According to Prof Clifford Woolf of Harvard Medical School, there are four types of pain (1,2): Nociceptive, Inflammatory, Neuropathic and Dysfunctional. These are NOT mutually exclusive groups, but can and often occur simultaneously, and all equally important. Let's look at Nociceptive pain for this video.

There are different types of nerves in our body, responsible for different sensations. For example, there is one for pressure and stretch, called mechanoreceptors, one for temperature called thermoreceptors, and one for pain, called nociceptors. Actually in fact, nociceptors are often thermoreceptors as well.

Nociceptive pain is when these nociceptors are stimulated, and activated. Here is my finger. If I bend it, the mechanoreceptors around the joint tells my brain that my finger is being stretched. But it's not painful, yet. If I stretch it more, then the stimulation is large enough to break the threshold of activation of the nociceptors.

So when the nociceptors get stimulated, just like all nerves, they generate electrical signal called Action Potential that gets relayed into the spinal cord, and into the brain. You still will NOT feel any pain however. You'll only feel pain, when your brain, consciously or unconsciously, decides that the signal is important enough for it to be noticed.

This kind of pain, or Nociceptive pain, is the "typical" pain most of us know and understand. Like a joint sprain, a smack on your shoulder, or sudden change in temperature. This sort of pain is important, because it is a warning of a potential threat to our body (3), and absolutely vital for our survival.


1. Vardeh D, Mannion RJ, Woolf CJ. Toward a Mechanism-Based Approach to Pain Diagnosis. J Pain. 2016;17(9 Suppl):T50-69.

2. Woolf CJ. Pain: Moving from Symptom Control toward Mechanism-Specific Pharmacologic Management. Annals of Internal Medicine. 2004;140:441-51.

3. Melzack R, Katz J. Pain. Wiley Interdiscip Rev Cogn Sci. 2013;4(1):1-15.

Pain and injury - they're NOT same

It's easy to think that pain are injury are same. They indeed are often (but not always) related but it's crucial to know the difference and how such knowledge can impact rehabilitation.

(The below is the transcript of the video above)

If you are reading this chances are you might have been having some sort of chronic pain condition. Such as spinal pain, fibromyalgia, complex regional pain, arthritis, headache, abdominal or pelvic pain.

Dealing with such pain requires an approach that is quite different from what's needed for majority of health conditions from both the clinician and patients.

So what IS the approach?

First of all it is massively important to recognise a fairly universal belief that injury equals pain (1).

Now that sounds pretty reasonable doesn't it? You get a cut on your finger, it hurts. You break a bone, it hurts. You get a cyst somewhere in your body, it probably hurts.
It is fairly safe to believe that injury results in pain.

So it is naturally easy to believe the reverse: that having pain must mean that you have a physical injury. However that is a fallacy. The conditions that I had listed just before - fibromyalgia, complex regional pain, headache, some abdominal and pelvic pain, and even some good proportion of arthritis - have no relationship with existence of physical injury (2-5).

That's because that you experiencing pain has more to do with the behaviour of your nerves, which is NOT always dependent on whether you have an injury or not. And the behaviour of the nerves CANNOT BE SEEN.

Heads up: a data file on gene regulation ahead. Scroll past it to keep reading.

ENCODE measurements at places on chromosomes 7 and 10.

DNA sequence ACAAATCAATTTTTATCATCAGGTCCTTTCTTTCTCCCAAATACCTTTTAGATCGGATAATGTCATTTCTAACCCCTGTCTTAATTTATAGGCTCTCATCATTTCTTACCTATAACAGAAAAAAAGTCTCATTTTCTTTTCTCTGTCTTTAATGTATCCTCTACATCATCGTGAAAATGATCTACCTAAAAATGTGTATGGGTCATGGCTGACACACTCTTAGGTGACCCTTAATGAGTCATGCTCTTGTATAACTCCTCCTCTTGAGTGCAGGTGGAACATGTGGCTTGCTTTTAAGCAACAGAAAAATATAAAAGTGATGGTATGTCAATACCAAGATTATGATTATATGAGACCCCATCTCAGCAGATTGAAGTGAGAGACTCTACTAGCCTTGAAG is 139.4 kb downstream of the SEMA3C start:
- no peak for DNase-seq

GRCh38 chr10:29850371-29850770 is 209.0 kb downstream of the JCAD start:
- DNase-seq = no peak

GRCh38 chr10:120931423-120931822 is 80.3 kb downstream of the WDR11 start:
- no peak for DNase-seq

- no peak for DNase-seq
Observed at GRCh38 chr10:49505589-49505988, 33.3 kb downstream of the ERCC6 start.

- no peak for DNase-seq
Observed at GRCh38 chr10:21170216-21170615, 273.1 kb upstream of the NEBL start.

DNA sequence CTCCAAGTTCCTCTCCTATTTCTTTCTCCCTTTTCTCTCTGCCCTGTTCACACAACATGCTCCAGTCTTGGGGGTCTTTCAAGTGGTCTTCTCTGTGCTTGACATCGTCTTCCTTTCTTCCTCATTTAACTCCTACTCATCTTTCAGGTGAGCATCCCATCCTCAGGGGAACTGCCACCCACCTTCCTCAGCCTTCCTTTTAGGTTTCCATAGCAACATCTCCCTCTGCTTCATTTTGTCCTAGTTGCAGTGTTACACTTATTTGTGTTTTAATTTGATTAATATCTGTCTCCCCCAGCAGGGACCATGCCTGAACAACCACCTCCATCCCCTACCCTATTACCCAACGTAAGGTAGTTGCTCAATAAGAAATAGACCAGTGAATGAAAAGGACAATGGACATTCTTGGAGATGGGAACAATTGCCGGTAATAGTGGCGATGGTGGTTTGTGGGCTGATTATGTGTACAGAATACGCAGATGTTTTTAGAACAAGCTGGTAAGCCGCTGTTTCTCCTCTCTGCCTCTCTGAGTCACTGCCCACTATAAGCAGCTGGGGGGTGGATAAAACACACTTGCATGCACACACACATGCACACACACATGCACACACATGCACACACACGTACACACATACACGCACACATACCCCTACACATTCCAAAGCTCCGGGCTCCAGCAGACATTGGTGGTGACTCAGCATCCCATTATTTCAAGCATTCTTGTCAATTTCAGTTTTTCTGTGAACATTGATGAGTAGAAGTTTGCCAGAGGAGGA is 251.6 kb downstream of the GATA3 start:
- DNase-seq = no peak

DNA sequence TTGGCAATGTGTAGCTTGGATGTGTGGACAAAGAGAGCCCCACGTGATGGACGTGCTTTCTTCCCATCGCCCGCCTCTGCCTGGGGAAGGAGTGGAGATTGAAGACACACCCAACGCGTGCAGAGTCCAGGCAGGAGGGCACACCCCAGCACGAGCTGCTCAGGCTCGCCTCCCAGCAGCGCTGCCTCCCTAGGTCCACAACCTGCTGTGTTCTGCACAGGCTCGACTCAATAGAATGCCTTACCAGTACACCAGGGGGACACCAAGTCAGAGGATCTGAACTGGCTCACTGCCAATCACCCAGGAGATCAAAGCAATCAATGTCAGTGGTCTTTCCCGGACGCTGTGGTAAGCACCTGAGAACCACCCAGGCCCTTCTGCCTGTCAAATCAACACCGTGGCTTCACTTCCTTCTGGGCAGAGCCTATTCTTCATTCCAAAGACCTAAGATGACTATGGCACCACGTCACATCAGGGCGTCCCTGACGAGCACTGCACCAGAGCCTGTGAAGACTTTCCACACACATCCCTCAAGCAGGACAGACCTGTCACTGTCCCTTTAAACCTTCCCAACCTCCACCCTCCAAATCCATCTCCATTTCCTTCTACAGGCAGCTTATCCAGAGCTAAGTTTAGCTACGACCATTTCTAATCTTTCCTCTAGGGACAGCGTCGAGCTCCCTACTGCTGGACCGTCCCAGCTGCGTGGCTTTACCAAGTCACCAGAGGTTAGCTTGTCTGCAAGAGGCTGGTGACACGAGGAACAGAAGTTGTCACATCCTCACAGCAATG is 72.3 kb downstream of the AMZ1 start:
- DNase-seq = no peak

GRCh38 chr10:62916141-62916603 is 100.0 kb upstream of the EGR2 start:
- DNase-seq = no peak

So the fact you have pain right now, especially if chronic, may have very little to do with whether you have had or currently have a physical injury. In fact the initial argument, that injury results in pain, is not always correct either.

What I'm saying is, if you want to take control of your chronic pain, you need to be open to the very possibility that the idea of "injury equals pain" or "pain equals injury", is quite unlikely to apply to you, and your experience of pain has more to do with the factors that are different in nature than physical injuries.

Then what ARE those factors causing your pain? That's for another day. The body is wonderfully complicated and there are so many reasons why you could be experiencing pain. We'll go through these one by one in our future videos.

But NOTHING will work unless you are at least open to the idea that your pain may have little to do with physical injuries and instead more to do with other less visible factors but just as physiologically real.


1. Courtney CA, Fernandez-de-Las-Penas C, Bond S. Mechanisms of chronic pain - key considerations for appropriate physical therapy management. Journal of Manual & Manipulative Therapy. 2017;25(3):118-27.

2. Chandnani V, Ho C, Gerharter J, Neumann C, Kursunoglu-Brahme S, Sartoris DJ, et al. MR FINDINGS IN ASYMPTOMATIC SHOULDERS: A BLIND ANALYSIS USING SYMPTOMATIC SHOULDERS AS CONTROLS. Clinical Imaging. 1992;16:25-30.

3. Connor PM, Banks DM, Tyson AB, Coumas JS, D'Alessandro F. Magnetic Resonance Imaging of the Asymptomatic Shoulder of Overhead Athletes. A 5-Year Follow-up Study. The American Journal of Sports Medicine. 2003;31(5):724-7.

4. Panagopoulos J, Hush J, Steffens D, Hancock MJ. Do MRI Findings Change Over a Period of Up to 1 Year in Patients With Low Back Pain and/or Sciatica?: A Systematic Review. Spine (Phila Pa 1976). 2017;42(7):504-12.

5. Rudy IS, Poulos A, Owen L, Batters A, Kieliszek K, Willox J, et al. The correlation of radiographic findings and patient symptomatology in cervical degenerative joint disease: a cross-sectional study. Chiropr Man Therap. 2015;23:9.

Please click here for the next video/post, beginning with discussion on types of pain.